KEY POINTS

  • The ESA detected radiation emissions from a dead star in the Milky Way galaxy
  • The emissions were a combination of X-rays and radio waves
  • The discovery may help uncover the origins of Fast Radio Bursts

A satellite launched by the European Space Agency (ESA) detected a rare combination of radiation from the remains of a dead star in the Milky Way galaxy. Scientists said the discovery marked the first time that this kind of activity was detected from a dead star.

The discovery was made by the Integral high-energy space observatory, a satellite deployed by the ESA in 2002. Through its various onboard instruments, the Integral satellite is capable of taking images in space under gamma rays, X-rays and visible light.

On April 28, Integral detected a new type of burst coming from SGR 1935+2154, a magnetar located within the galaxy. Magnetars are remnants of dead stars that have intense magnetic fields.

According to the data collected by Integral, the magnetar emitted a combination of X-rays and radio waves. After detecting the rare cosmic emission, Integral immediately notified Earth-based observatories through its automated alert system.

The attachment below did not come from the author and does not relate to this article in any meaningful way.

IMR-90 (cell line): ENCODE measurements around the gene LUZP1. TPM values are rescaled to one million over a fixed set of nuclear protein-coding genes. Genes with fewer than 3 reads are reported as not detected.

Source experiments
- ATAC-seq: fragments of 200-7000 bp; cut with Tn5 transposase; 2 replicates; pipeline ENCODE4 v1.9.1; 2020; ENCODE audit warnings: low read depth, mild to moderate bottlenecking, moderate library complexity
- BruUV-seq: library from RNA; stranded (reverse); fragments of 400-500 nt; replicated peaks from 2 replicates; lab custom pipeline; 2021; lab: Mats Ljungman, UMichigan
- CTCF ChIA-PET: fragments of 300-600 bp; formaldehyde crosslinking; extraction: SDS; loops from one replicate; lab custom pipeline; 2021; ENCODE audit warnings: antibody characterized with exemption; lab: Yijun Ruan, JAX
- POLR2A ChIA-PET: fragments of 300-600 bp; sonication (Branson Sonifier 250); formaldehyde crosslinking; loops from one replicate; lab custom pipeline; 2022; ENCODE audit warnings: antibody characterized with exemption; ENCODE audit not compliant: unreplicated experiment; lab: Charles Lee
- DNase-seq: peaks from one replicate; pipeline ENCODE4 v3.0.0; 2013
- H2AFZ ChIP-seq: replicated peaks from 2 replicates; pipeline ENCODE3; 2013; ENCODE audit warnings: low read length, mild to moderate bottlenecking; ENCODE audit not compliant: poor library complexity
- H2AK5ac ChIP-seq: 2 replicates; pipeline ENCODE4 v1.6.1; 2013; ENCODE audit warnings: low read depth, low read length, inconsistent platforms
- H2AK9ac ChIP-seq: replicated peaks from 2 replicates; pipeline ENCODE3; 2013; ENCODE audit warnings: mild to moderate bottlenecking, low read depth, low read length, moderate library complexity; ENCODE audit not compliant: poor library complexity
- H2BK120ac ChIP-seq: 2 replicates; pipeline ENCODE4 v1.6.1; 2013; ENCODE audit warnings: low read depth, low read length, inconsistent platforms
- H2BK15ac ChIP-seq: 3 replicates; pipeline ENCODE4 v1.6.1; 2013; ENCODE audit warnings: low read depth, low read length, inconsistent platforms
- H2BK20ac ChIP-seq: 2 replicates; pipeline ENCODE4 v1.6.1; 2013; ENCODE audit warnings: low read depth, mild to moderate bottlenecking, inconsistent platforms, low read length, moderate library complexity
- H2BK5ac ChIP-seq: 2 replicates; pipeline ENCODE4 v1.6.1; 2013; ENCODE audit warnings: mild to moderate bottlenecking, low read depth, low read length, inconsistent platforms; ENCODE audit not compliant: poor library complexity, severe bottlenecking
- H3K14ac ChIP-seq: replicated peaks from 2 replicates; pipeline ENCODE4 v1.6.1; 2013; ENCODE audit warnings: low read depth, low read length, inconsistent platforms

“We detected the magnetar’s burst of high-energy, or ‘hard’, X-rays using Integral on 28 April,” Sandro Mereghetti of the National Institute for Astrophysics in Italy said in a statement. “The ‘Burst Alert System’ on Integral automatically alerted observatories worldwide about the discovery in just seconds. This was hours before any other alerts were issued, enabling the scientific community to act fast and explore this source in more detail.”

The scientists who analyzed Integral’s discovery revealed that the strange combination of the radiation burst from SGR 1935+2154 resembled a Fast Radio Burst. First detected in 2007, Fast Radio Bursts are mysterious pulses of radio waves emitted from an unknown origin in space.

Integral’s discovery marked the first time that the scientists were able to study the strange radiation burst. They believe their data can be used to gather new information on Fast Radio Bursts to uncover their true nature.

“Most of the other satellites involved in the collaborative study of this event weren’t able to measure its position in the sky — and this was crucial in identifying that the emission did indeed come from SGR1935+2154,” Mereghetti explained.

“This is the first-ever observational connection between magnetars and Fast Radio Bursts,” he added. “It truly is a major discovery, and helps to bring the origin of these mysterious phenomena into focus.”